Now that rival smartphone makers have had some time to follow in Apple’s footsteps, you don’t have to spend $1,000 on an iPhone X to enjoy features like facial recognition and an edge-to-edge screen. For instance, this handset looks almost exactly like Apple’s latest flagship, and yet it costs just $100.
But don’t be fooled by its pretty face. This unashamed iPhone X clone is as ugly as sin under the surface, and its poor excuse for security is even scarier.
Asus, Huawei, LG, Nokia, and others now offer iPhone X lookalikes. The difference between those and this $100 handset reviewed by Motherboard is that they don’t pretend to be Apple devices. They might have edge-to-edge screens with notches, but their designs differ, and they use different names.
This device uses the iPhone X name, comes in an iPhone X box, and even runs software that looks just like iOS. Sadly, the user experience is horrible.
’Designed by Apple in California’
There’s no doubt this is a convincing phone. “In the back of my mind, I thought that maybe we’d just somehow gotten an insane deal on a real iPhone X,” reads the review. “What was in the box was far more interesting.”
The device has the same form factor as an iPhone X, and most of the same buttons and detailing. It boasts a working Lightning connector, and what its software claims is Face ID. It has an Apple logo on its back, and displays an Apple logo when you boot it up.
The device even runs what looks like iOS. At first glance, you wouldn’t be able to tell the difference. Almost all of Apple’s apps and services have been recreated, including Siri, Camera, Calculator, and the App Store.
“The settings menu looks close-to-identical and has many of the same settings you’d find on an iPhone,” the review continues. “I don’t use the default Mail app on my own iPhone, but the setup process and functionality seem from an end-user point-of-view as basically the same as the real thing.”
The most impressive bit? Even the handset’s IMEI number — the unique serial number assigned to every device with a cellular connection — corresponds to an iPhone X.
The ugly truth
You don’t have to use the device for long to realize this isn’t a real iPhone X running a genuine version of iOS, however.
It’s actually powered by Android, which has been completely redesigned so that it’s barely recognizable as a Google operating system. But plenty of things give it away. The software feels “sluggish and underpowered,” and many apps don’t work as you’d expect.
Siri obviously doesn’t work properly, and when the apparent App Store crashes, an error explains that the “Google Play Store” has malfunctioned. When you need to type something, you get Android’s keyboard instead of iOS’.
The handset’s notch isn’t a real notch, either; it’s just a black bar recreated in the software. And while Face ID is said to be there, and offers the same setup process as a real iPhone X, it doesn’t actually attempt to recognize your face — it just lets anyone in.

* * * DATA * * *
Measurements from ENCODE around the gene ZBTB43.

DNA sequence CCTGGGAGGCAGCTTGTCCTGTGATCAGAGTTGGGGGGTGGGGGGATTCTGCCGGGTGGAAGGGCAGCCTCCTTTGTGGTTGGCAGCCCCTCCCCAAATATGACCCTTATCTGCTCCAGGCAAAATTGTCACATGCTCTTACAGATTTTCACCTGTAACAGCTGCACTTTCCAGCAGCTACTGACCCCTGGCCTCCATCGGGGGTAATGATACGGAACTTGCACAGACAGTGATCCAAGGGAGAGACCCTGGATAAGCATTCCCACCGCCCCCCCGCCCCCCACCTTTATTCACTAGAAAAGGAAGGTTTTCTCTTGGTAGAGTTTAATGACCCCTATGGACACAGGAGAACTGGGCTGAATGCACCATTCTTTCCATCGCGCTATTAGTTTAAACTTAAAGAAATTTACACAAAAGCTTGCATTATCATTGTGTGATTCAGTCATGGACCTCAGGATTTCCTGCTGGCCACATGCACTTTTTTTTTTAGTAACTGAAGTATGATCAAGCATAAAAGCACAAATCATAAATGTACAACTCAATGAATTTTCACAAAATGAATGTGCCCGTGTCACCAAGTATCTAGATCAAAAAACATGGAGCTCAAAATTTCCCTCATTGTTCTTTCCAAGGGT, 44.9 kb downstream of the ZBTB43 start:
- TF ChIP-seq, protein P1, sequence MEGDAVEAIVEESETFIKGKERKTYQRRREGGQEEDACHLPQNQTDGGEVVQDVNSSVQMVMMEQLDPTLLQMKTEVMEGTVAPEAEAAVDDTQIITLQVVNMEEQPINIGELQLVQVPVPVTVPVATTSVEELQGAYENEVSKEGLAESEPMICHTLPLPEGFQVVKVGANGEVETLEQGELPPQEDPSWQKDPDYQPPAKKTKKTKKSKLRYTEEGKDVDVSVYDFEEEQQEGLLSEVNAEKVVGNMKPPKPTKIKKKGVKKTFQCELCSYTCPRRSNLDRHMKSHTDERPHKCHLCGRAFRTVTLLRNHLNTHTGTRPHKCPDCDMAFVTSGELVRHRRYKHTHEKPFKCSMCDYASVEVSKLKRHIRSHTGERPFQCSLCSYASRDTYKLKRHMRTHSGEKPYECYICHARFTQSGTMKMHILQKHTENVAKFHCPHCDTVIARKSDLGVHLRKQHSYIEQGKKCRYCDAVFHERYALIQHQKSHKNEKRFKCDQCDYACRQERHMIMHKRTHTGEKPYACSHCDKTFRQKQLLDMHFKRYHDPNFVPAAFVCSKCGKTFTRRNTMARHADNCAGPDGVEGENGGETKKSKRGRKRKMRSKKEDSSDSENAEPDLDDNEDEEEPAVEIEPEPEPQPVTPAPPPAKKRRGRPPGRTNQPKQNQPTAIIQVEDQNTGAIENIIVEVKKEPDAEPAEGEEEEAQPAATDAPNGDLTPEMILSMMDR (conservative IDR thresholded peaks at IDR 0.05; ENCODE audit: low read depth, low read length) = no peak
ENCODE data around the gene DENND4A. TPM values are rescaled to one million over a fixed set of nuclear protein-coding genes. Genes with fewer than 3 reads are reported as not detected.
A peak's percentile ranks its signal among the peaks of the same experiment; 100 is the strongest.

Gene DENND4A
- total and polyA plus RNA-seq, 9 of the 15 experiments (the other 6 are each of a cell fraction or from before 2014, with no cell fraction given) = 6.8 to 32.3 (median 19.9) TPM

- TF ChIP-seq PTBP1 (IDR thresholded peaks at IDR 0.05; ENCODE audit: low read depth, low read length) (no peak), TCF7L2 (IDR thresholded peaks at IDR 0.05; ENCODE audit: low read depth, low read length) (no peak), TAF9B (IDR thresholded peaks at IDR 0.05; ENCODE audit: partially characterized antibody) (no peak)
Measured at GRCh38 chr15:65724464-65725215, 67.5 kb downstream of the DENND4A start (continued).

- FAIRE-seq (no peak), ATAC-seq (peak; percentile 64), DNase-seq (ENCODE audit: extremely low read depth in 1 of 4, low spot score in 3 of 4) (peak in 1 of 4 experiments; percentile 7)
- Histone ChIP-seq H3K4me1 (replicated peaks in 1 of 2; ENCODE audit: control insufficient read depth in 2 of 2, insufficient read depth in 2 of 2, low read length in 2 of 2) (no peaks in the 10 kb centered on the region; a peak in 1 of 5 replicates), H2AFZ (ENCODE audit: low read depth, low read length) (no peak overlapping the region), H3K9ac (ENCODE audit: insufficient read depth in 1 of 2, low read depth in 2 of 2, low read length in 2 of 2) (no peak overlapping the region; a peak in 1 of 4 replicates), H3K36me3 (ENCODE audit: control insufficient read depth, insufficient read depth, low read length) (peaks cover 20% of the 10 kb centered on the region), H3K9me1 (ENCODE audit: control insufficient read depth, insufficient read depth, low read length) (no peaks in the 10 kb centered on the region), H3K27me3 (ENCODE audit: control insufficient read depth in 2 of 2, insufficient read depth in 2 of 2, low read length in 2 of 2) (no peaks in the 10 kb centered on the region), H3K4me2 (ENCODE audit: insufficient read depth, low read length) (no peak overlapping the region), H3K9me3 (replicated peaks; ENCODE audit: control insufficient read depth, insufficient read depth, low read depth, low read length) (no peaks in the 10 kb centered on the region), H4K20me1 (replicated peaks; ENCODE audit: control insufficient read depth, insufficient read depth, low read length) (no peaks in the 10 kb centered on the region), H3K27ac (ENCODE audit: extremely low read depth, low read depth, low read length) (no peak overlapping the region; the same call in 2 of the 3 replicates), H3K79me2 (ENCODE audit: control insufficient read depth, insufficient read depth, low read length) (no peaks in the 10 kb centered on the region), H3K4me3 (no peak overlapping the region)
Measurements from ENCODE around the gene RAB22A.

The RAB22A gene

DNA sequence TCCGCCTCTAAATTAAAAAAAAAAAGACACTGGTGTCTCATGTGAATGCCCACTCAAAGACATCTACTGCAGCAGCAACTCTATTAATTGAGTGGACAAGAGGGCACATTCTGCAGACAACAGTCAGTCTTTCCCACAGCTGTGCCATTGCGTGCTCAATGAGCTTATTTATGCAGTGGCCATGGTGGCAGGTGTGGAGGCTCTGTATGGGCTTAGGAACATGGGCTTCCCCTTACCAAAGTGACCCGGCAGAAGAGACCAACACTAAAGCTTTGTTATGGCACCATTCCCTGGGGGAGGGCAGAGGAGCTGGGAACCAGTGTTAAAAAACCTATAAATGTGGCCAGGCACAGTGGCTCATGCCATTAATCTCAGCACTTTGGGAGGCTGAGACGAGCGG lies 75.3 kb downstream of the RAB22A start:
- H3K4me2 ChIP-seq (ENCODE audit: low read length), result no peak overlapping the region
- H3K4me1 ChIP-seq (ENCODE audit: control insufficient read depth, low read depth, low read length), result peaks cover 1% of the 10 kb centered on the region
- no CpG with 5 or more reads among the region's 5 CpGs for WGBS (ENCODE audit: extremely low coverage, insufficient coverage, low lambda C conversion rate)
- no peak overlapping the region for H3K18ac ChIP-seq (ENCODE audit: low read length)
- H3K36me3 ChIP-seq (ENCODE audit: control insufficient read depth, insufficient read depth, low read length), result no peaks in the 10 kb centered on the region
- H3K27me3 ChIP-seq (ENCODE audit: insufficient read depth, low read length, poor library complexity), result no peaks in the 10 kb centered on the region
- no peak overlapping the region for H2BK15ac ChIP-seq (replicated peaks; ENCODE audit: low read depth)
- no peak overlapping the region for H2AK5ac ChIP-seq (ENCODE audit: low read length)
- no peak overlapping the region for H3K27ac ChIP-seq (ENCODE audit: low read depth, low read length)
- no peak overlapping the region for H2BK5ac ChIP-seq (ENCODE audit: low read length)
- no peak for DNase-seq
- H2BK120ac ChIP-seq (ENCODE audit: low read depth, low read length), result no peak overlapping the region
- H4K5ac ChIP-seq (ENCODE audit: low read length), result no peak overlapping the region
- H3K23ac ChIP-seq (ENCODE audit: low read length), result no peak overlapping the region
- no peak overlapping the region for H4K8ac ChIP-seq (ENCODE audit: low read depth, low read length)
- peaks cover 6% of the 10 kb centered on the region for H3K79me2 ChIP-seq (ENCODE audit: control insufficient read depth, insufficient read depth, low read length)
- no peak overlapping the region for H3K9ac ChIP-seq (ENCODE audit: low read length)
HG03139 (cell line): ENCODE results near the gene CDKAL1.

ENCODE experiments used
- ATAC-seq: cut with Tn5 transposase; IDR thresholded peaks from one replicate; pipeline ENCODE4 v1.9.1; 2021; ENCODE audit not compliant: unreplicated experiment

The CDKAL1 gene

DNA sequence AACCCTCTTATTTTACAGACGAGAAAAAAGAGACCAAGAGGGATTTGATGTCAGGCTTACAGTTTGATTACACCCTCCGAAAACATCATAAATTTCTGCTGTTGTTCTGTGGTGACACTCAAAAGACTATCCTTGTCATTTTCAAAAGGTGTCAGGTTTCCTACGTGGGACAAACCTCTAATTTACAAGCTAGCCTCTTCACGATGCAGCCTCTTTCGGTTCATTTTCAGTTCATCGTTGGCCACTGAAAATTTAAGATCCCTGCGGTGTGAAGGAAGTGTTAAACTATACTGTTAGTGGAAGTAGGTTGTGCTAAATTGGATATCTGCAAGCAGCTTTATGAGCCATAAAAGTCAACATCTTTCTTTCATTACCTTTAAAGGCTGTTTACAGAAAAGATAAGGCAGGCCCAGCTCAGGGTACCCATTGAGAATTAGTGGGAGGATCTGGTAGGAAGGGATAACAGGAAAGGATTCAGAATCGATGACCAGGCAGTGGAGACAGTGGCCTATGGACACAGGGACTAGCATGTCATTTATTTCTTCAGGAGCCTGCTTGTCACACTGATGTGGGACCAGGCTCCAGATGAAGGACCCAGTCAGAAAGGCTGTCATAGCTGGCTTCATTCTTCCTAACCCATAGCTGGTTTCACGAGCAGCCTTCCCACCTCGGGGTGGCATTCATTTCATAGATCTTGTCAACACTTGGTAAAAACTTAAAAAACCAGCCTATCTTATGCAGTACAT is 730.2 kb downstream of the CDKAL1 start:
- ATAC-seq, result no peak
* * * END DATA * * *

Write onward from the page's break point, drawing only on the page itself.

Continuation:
A security nightmare
The security concerns don’t stop at fake Face ID.
Motherboard gave the phone to Chris Evans, a researcher with Trail of Bits, who compiled a security report. Evans confirmed the handset runs Android, “with a patchwork of code taken from several different sources.”
Not all of those sources are good ones. Evans also discovered the phone is “loaded with backdoors and malicious apps,” while security features like permissions, regulation, or sandboxing are “almost non-existent.”
If that’s not enough to put you off, the phone also logs your iCloud username and password after you’ve signed in and makes them available to any app or service you use on your device — including all the malicious ones.
A design disaster below the surface
Pull apart this device and the efforts to copy Apple disappear completely. Unlike a real iPhone X, which iFixit describes as “the pinnacle of electronic engineering,” this thing is thrown together with little effort.
The handset’s logic board “looks like a plug-and-play from something else,” the review describes, and components like the Haptic Engine, which you would usually find inside an Apple device, are missing. None of the chips are the same, either.
What’s more, almost everything inside the phone is held together by metal rivets, which makes replacing any of its components near impossible. “Replacing the battery would mean destroying the phone entirely.”
’The most interesting piece of technology’
Obviously you should steer well clear of $100 iPhone X clones sold in China. Not only will you be sorely disappointed with what you get, but there’s a good chance someone somewhere is watching everything you do with it.
Nevertheless, it’s a fascinating device that goes to great lengths to imitate the iPhone X in some areas, and takes a completely different route in others. “It is by far the most interesting piece of technology I’ve come across this year,” Motherboard concludes.
Check out the full review, which is just as interesting as the device itself, to find out more.